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Wednesday, 3 December 2003
Page: 23698

Mr FITZGIBBON (9:40 AM) —There could be no greater priority for any government, in particular a national government, than to take care of those who have served their country in a theatre of war. Therefore, members can imagine my shock, amazement and anger when the Minister for Veterans' Affairs informed me that the many veterans and war widows and widowers living in my electorate who remain on waiting lists for Home Care assessment will be forced to continue to wait because of, to use her words, a lack of resources. Surely, in a $170 billion budget and in times of economic growth, we can find sufficient money to ensure that our veterans and war widows and widowers get the home help that they are entitled to and deserve. Veterans Home Care is an essential service that is designed to help veterans and war widows and widowers remain in their homes for a longer period and, most importantly, to choose the way of life which is most suitable to them. The services provided by Home Care range from domestic assistance such as housework, gardening and personal care to, of course, home respite care. In the Hunter electorate, approximately 65 per cent of veterans currently receive or have applied for an assessment, and about 22 per cent are waiting for assessment or a service allocation.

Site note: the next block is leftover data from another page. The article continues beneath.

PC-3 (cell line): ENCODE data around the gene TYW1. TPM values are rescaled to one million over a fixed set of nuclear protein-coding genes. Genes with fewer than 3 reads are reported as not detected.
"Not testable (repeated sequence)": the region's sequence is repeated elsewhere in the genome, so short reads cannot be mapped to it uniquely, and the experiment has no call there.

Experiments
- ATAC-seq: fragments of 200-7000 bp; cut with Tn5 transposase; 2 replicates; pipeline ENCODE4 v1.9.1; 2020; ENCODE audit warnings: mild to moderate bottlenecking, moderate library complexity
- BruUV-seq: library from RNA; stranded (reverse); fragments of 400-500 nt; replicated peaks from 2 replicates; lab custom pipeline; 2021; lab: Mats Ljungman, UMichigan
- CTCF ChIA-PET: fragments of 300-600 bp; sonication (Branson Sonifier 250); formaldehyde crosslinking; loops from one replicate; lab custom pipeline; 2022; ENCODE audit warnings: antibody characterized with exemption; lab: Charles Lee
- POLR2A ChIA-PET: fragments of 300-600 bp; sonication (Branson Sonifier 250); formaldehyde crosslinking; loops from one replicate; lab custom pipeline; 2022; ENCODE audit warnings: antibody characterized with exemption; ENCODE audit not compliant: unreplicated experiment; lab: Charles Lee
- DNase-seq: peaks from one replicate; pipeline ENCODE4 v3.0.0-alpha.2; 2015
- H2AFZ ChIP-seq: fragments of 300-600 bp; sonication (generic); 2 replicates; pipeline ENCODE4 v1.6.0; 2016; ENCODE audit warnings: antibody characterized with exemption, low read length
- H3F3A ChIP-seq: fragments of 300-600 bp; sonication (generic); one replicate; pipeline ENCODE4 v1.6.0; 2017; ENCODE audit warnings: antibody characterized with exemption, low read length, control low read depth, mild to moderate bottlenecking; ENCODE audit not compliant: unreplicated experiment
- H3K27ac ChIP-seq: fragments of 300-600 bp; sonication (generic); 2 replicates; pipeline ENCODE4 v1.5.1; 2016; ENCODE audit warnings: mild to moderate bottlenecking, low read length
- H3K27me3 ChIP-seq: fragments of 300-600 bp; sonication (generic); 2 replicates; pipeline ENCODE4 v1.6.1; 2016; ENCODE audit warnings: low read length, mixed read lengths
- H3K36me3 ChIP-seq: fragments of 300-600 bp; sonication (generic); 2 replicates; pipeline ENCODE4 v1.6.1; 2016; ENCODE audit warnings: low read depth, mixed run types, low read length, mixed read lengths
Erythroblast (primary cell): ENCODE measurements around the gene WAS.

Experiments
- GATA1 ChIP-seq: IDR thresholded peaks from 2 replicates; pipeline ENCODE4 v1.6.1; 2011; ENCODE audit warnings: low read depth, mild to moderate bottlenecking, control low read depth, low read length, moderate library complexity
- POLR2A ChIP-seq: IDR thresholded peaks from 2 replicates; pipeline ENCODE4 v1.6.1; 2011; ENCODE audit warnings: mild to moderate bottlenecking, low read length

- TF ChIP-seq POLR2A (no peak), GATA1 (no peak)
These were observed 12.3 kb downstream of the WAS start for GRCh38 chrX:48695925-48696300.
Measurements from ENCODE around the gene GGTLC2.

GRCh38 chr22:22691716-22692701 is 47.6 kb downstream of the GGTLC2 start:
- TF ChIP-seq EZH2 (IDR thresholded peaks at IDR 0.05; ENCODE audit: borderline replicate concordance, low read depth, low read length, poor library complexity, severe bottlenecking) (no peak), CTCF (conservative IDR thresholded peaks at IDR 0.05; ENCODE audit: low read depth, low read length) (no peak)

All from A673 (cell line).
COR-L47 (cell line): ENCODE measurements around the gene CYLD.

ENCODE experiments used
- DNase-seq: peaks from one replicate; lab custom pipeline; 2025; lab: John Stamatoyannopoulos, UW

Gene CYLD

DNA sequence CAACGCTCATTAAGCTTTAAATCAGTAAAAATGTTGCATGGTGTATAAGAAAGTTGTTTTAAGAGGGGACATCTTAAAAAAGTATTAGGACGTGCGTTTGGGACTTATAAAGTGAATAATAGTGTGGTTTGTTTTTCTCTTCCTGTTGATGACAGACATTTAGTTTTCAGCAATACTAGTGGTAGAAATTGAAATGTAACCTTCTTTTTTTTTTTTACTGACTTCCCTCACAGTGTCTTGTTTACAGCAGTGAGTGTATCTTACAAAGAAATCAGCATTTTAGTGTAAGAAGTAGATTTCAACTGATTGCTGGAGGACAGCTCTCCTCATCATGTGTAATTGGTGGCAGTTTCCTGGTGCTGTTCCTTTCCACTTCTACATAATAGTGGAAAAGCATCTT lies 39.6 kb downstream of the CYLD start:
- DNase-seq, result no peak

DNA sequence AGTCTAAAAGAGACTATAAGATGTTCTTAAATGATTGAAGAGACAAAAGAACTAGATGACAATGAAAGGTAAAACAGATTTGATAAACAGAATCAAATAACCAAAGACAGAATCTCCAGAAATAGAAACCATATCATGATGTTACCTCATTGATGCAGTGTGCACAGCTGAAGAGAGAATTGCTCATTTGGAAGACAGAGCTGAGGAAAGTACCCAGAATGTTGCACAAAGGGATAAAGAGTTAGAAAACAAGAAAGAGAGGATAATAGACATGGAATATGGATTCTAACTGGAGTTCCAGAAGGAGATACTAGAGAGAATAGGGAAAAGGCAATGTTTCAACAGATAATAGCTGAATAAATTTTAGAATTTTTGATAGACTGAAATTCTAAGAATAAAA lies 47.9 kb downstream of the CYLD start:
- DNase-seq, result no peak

These are usually not big requests. For example, recently a constituent contacted my office seeking to have some help once a week rather than once a fortnight—not a big commitment for the Commonwealth to make on behalf of my constituent. It is extraordinary for the minister to say that these people will have to continue to await reassessment because the department simply does not have the resources. As I said at the beginning of my speech, no greater commitment should there be from any national government than to our veterans and war widows and widowers. The government should hang its head in shame. I appeal to the minister to review the situation and assure people who choose to stay in their homes—which is a saving to the government—that they will be allowed to do so with dignity and that they will be afforded the assistance that they require. (Time expired)